Before 9/11, the Solomon R. Guggenheim Museum planned a new outpost on the East River in Lower Manhattan, sculpted by none other than starchitect Frank Gehry. But after the tragedy, the project was scratched. Now, the planned South Street Seaport project would replace the area’s main pier with a lower, glass structure that looks like a surburban mall at the base of a new 40-something-story tower on the former site of the Fulton Fish Market. But 6sqft’s Architecture Writer Carter B. Horsley thinks the Howard Hughes Corporation should abandon the current SHoP Architects-designed plan and replace it with a resurrected version of Gehry’s fabulous, titanium ribbon-laced Guggenheim vision. Do you agree?
Images: Guggenheim Bilbao by Frank Gehry via Wiki Commons (L); Current South Street Seaport plan via SHoP Architects (R)
[Related: Unleash Gehry: Give Frank the East River and Churn the Lower Manhattan Pot]
If you’re looking to drop $7.5 million on a showstopper in a prime location, you’re going to love this North Tribeca duplex penthouse at 39 Vestry Street. The Jessica Shaw-designed home sets the bar high with a northern skylight climbing from 11 feet to 22 feet and covering the entire living and dining areas. And it only gets better from there.
Say goodbye to afternoon tea and hello to happy hour, via roboppy via photopin cc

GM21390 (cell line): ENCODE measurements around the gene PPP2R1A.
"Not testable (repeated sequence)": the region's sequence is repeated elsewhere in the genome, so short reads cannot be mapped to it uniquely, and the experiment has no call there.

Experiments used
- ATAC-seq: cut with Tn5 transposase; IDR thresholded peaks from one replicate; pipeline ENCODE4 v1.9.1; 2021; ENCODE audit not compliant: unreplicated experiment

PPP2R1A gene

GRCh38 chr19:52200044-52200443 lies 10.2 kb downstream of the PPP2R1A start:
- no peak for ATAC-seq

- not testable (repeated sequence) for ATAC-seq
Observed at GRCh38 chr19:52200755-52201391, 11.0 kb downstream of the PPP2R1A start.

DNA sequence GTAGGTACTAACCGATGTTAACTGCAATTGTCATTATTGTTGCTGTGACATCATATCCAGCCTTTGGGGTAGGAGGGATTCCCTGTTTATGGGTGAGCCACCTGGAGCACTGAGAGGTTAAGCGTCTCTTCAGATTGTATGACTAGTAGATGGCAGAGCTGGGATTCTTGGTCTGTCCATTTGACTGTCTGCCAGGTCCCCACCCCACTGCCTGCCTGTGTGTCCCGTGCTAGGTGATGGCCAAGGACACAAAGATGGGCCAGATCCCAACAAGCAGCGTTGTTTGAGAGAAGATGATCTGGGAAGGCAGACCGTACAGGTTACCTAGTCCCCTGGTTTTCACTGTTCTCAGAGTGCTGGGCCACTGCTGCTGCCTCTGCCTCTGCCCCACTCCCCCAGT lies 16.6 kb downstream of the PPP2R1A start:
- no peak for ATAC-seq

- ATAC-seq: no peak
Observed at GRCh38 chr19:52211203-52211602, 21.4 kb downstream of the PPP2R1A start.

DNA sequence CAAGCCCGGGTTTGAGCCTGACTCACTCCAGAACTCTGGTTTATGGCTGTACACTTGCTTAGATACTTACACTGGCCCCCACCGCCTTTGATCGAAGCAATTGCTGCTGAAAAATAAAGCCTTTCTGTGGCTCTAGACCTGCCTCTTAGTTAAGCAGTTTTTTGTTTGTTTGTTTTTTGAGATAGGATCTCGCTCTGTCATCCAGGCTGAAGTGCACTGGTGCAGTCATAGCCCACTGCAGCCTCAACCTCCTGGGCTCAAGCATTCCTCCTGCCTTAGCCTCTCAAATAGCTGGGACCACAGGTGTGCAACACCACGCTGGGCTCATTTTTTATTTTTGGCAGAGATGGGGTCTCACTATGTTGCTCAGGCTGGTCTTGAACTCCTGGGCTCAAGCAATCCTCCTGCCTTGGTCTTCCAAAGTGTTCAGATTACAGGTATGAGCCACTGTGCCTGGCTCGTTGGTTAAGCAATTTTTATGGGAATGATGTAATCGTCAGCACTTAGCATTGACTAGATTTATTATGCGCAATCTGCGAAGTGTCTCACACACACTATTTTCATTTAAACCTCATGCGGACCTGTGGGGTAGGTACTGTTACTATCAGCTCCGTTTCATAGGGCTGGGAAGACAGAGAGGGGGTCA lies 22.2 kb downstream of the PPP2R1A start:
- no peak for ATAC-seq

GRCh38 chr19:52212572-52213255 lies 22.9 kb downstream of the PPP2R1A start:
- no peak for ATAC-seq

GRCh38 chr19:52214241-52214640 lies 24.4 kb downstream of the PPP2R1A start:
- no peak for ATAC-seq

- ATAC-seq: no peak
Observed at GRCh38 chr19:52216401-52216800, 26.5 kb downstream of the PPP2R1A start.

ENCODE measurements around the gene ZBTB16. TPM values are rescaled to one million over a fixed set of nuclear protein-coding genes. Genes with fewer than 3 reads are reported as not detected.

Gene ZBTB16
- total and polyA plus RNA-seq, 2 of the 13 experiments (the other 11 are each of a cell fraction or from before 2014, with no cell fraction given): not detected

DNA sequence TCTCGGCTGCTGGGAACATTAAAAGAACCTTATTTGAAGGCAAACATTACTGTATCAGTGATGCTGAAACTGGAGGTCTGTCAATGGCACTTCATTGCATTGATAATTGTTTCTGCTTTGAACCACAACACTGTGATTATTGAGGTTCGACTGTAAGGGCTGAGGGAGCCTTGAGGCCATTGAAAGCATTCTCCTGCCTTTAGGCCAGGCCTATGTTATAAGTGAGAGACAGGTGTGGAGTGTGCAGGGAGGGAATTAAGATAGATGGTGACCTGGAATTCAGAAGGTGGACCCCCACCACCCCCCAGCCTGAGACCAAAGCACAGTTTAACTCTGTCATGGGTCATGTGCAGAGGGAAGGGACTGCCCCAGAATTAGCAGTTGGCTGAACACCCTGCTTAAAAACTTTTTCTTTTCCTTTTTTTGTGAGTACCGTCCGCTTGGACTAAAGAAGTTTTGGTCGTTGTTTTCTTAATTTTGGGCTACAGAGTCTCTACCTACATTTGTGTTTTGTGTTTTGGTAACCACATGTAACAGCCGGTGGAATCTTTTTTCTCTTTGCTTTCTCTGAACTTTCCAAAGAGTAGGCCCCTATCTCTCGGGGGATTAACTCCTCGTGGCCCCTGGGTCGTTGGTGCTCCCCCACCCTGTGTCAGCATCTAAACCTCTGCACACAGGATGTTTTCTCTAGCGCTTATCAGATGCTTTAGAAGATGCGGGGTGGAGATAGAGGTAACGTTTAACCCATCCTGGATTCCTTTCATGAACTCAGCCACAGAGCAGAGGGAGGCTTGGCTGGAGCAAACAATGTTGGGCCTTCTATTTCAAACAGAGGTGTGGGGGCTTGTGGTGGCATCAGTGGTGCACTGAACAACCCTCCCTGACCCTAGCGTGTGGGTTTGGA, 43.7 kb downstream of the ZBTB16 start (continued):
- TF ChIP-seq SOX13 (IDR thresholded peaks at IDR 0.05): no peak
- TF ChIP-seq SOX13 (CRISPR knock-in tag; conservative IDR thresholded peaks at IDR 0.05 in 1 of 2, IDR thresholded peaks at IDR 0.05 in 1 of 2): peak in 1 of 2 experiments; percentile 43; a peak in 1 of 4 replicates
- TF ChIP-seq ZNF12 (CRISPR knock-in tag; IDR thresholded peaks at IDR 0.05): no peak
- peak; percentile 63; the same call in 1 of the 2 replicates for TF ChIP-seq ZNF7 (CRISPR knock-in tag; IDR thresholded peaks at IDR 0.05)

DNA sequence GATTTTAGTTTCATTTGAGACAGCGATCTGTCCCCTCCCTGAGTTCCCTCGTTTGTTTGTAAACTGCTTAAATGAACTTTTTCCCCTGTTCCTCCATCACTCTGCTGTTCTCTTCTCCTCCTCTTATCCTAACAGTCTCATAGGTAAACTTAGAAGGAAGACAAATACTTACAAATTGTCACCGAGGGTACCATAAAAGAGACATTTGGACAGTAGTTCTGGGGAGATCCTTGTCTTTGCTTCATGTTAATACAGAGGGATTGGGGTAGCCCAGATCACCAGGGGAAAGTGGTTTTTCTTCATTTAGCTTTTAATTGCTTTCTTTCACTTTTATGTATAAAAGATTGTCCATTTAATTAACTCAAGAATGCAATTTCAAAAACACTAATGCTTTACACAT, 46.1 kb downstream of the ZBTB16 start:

You don’t have to tell us twice that the Upper East Side is trading its reputation as a stodgy, ladies-who-lunch spot for a younger, more hip vibe. Not only do we think it’s a hidden hot spot for artists, but we recently profiled the unofficial “new” Upper East Side, the high 80s and 90s, clustered between Park and 1st Avenues. And let’s not forget how the Second Avenue subway is already shaking things up.
But with a new generation of Upper East Siders gobbling up the surprisingly affordable real estate offerings, it’s no surprise that trendy commercial spots are also getting in on the action. Small, local shops and restaurants create little communities that you might expect to find in brownstone Brooklyn, and larger, big-name businesses like Warby Parker and Whole Foods promise to make it a neighborhood to rival Union Square or Chelsea.
More on the real estate trend ahead
Riverbank State Park. Image via Dattner Architects
In a city that moves so fast that the Sunday edition of the New York Times comes out on Saturday, it is not surprising that New Yorkers might overlook some interesting factoids. For instance, New York City is home seven state parks! So, instead of enjoying a day inside other state parks filled with the ubiquitous lush greenery and a plethora of activities that might surely mean a couple of hours of driving—cityside state parks are but a subway ride away or possibly a short walk to the likes of the East River State Park on Kent Avenue in Williamsburg, the Clay Pit Ponds State Park in Staten Island and the Roberto Clemente State Park in the Bronx.
One of the most popular, with its grassy stretches of pastoral idyll against a spectacular backdrop, is the 28-acre Riverbank State Park near 143rd Street (seen in the two images above). A multi-level facility set 69 feet above the Hudson River on Riverside Drive, it opened in 1993. What’s more, this park is the only one of its kind in the Western Hemisphere. Inspired by Japan’s urban rooftop designs, it was created on top of a now-odorless sewage treatment facility on the Hudson.
While the rest of us were bundled up indoors last night in anticipation of Snor’easter Juno, Brooklyn photographer Jaka Vinsek set out on a journey to capture New York’s streets covered in snow. “I started at 10pm and got home at 7am,” he says. “I walked on foot around nine miles.”